Missouri Gov. Jay Nixon assigned as a public defender

The Missouri Public Defender's Office says Gov. Jay Nixon has not properly funded indigent defense.

Story highlights

  • The Missouri Public Defender's office cites insufficient staff as the reason
  • The governor's office says the public defender does not have the authority to tap him

(CNN)Missouri Gov. Jay Nixon has been ordered to serve as a public defender by the State Public Defender's office, which cites a budget crisis in tapping a rarely used state statute that allows the office to draft any state bar member.

In an open letter to the governor, Public Defender Director Michael Barrett says funding for his office has been "repeatedly cut," and that the caseload exceeds the budget to hire additional public defenders.
    Hence his decision to exercise a statute that allows the Public Defender's office to "delegate the legal representation of any person to any member of the state bar of Missouri" in extraordinary circumstances.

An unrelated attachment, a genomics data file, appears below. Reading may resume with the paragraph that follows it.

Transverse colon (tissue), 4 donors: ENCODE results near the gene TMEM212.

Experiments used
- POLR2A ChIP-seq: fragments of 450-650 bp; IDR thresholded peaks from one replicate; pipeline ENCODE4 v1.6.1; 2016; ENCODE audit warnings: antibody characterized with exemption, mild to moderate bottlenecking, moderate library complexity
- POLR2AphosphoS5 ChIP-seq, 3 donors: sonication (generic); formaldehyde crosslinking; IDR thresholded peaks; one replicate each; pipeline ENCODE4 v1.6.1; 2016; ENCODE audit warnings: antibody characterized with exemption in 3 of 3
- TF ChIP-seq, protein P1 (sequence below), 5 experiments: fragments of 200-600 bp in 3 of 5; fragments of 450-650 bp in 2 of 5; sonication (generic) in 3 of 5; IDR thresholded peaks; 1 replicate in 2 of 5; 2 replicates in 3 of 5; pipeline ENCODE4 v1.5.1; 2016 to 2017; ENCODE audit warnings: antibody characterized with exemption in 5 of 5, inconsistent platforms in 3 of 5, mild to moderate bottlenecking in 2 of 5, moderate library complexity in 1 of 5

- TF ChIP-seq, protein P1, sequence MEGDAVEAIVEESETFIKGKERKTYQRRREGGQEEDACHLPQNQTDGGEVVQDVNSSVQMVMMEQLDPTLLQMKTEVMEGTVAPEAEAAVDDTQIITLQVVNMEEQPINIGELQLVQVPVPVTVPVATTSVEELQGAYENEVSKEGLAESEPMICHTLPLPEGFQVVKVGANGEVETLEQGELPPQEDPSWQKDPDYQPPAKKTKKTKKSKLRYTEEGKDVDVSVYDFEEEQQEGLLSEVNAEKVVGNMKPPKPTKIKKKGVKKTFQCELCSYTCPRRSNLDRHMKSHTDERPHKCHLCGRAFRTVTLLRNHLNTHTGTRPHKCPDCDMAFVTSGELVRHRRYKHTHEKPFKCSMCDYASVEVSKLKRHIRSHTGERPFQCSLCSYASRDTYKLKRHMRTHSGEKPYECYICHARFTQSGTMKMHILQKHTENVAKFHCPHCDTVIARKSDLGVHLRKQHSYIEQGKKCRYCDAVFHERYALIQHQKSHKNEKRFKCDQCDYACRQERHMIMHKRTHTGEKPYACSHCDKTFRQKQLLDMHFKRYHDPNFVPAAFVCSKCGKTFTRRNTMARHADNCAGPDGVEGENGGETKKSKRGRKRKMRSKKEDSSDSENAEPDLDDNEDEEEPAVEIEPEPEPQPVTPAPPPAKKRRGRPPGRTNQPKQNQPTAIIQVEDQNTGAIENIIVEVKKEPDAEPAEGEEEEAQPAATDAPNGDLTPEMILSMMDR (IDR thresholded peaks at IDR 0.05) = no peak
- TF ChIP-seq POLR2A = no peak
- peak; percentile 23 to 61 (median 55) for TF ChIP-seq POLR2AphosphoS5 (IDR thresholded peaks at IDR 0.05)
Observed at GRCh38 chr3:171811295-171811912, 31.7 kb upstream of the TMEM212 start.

Nixon is an attorney and member of the State of Missouri bar association.
    "As Director of the Missouri State Defender System tasked with carrying out the State's obligation to ensure that poor people who face incarceration are afforded competent counsel in their defense, I hereby appoint you, Jeremiah W. (Jay) Nixon, Bar No. 29603, to enter your appearance as counsel of record in the attached case," Barrett wrote.
    Nixon's office, however, says the public defender's office does not have the legal authority to appoint the governor as counsel.
    "[The governor] has always supported indigent criminal defendants having legal representation. That is why under his administration, the state public defender has seen a 15% increase in funding at the same time that other state agencies have had to tighten their belts and full-time state employment has been reduced by 5,100," press secretary Scott Holste told CNN.
    The director of the Criminal Justice Clinic at Washington University in St. Louis, Peter Joy, says it's unclear whether the governor can be forced to serve.
    "I don't think the governor would represent someone unless there was a court order, ordering him to do so," Joy says.
    Joy says in some instances across the country, members of the bar have been tapped to help cover public defenders, although there have been challenges.
    "Missouri is 49th in the per capita funding for its indigent defense services. We're basically almost in dead last. I think [the letter] is driving home the fact that the governor has some responsibilities here as a governor and as a lawyer," Joy says.